Since the formation of the Republic in 1923, Friday sermons (hutbe) have been an important platform that allows the state to engage and communicate with the Turkish people. Sermon topics vary from religious and ethical issues to matters concerning family, women, health, education, business and the environment. Even if politics, in the name of secularism, has been banned from mosques and sermons, questions of how to be a good citizen and honour the Turkish nation have been of utmost importance. With an all-pervading sermon theme of social, national and political unity, Elisabeth Özdalga explores how long-standing religious rituals are utilised and mobilised in the formation of modern political loyalties and national identities.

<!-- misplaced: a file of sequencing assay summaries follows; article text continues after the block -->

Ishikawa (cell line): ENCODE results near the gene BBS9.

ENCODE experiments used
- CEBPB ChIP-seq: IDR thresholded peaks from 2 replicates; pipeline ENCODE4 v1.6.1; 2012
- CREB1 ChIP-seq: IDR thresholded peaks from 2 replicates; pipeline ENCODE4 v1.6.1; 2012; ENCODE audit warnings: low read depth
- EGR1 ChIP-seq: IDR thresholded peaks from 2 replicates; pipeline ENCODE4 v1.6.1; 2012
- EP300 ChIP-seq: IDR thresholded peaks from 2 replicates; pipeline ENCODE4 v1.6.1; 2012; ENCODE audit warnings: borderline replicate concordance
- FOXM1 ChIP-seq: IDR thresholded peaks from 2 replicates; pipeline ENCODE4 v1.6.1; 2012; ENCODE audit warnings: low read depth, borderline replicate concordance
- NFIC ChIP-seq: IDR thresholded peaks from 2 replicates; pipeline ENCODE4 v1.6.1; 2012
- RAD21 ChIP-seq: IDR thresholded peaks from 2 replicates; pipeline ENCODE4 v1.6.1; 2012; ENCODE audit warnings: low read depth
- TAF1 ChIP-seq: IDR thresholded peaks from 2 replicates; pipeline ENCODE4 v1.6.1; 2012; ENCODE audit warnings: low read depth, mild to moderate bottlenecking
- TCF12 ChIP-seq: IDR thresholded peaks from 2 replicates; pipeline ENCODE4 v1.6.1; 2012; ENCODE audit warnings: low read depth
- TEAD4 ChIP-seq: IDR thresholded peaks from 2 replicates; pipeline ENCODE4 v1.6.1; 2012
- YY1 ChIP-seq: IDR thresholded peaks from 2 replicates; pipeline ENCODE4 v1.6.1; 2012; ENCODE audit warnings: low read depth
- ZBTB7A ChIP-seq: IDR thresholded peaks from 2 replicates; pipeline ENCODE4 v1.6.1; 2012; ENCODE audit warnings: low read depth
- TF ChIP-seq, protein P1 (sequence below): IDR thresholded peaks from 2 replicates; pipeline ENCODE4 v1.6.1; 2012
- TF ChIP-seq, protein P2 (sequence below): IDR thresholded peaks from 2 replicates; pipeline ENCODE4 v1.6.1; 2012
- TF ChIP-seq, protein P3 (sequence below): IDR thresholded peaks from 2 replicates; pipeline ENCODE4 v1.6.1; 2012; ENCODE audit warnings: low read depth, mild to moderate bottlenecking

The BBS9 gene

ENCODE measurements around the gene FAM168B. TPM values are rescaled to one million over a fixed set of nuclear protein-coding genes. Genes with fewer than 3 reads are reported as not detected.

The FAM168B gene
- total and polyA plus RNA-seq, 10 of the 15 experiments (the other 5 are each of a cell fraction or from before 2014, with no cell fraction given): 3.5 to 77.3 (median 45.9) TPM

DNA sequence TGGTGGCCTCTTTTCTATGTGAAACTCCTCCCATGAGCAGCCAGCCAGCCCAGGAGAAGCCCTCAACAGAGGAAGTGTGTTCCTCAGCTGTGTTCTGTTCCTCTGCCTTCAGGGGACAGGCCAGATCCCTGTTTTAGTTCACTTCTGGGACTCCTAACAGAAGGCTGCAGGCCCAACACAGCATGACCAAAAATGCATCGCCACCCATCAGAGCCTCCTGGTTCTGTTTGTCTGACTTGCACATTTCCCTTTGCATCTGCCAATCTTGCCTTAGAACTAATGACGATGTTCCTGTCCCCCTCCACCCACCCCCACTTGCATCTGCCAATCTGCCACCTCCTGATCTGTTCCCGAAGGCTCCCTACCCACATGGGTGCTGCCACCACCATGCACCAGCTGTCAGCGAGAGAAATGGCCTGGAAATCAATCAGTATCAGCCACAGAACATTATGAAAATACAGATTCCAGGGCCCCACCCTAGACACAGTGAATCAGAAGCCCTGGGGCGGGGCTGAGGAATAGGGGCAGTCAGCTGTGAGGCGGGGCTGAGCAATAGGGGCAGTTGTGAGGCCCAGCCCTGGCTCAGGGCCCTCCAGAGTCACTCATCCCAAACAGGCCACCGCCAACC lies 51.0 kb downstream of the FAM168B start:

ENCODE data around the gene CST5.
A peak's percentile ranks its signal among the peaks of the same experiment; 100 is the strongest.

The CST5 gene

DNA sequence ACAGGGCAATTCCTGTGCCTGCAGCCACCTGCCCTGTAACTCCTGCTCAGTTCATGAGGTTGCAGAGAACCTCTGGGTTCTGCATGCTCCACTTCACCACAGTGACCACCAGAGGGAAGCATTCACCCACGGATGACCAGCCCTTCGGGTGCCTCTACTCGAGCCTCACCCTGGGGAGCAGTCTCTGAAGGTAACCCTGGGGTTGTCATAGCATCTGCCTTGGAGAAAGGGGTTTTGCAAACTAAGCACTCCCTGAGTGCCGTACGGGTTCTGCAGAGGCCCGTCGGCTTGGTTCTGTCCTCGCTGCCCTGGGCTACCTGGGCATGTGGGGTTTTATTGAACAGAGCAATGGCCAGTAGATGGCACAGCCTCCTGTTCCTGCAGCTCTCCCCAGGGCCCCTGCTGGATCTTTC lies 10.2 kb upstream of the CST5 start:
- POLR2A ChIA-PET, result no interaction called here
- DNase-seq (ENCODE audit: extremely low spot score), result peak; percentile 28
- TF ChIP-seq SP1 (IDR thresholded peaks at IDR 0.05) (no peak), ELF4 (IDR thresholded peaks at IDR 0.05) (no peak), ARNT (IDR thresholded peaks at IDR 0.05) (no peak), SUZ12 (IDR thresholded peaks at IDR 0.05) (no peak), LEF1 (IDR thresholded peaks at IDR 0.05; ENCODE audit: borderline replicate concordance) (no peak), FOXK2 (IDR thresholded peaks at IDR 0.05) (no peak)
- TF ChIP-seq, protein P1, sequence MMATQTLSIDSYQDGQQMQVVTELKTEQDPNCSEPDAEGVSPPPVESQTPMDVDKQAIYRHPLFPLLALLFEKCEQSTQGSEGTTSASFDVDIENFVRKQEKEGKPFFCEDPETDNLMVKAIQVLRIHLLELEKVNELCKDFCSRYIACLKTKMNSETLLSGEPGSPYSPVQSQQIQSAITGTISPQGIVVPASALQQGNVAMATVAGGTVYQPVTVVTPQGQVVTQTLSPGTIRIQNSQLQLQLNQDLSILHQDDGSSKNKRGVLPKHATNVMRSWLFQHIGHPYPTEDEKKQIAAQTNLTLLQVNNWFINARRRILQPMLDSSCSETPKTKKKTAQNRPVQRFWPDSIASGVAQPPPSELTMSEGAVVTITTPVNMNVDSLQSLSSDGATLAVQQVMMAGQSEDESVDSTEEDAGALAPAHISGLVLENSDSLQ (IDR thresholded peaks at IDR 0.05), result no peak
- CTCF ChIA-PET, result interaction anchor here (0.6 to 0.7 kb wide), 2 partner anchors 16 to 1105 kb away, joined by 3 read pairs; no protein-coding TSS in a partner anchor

Elisabeth Özdalga is a retired senior researcher, and before that director, of the Swedish Research Institute in Istanbul. She was professor of sociology at the Middle East University in Ankara 1994-2009 and visiting chair of the Department of Political Science at Bilkent University in Ankara 2011-13. She is the editor of several anthologies, among others Late Ottoman Society (RoutledgeCurzon, 2005), Novel and Nation in the Muslim World (with Daniella Kuzmanovic) (Palgrave 2015), Muslim Preaching in the Middle East and Beyond (with Simon Stjernholm) (Edinburgh University Press, 2020), and author of ‘Islamism and Nationalism as Sister Ideologies: Reflections on the Politicization of Islam in a Longue Durée Perspective,’ Middle Eastern Studies, Vol. 45, No. 3, pp. 407-23, May 2009.
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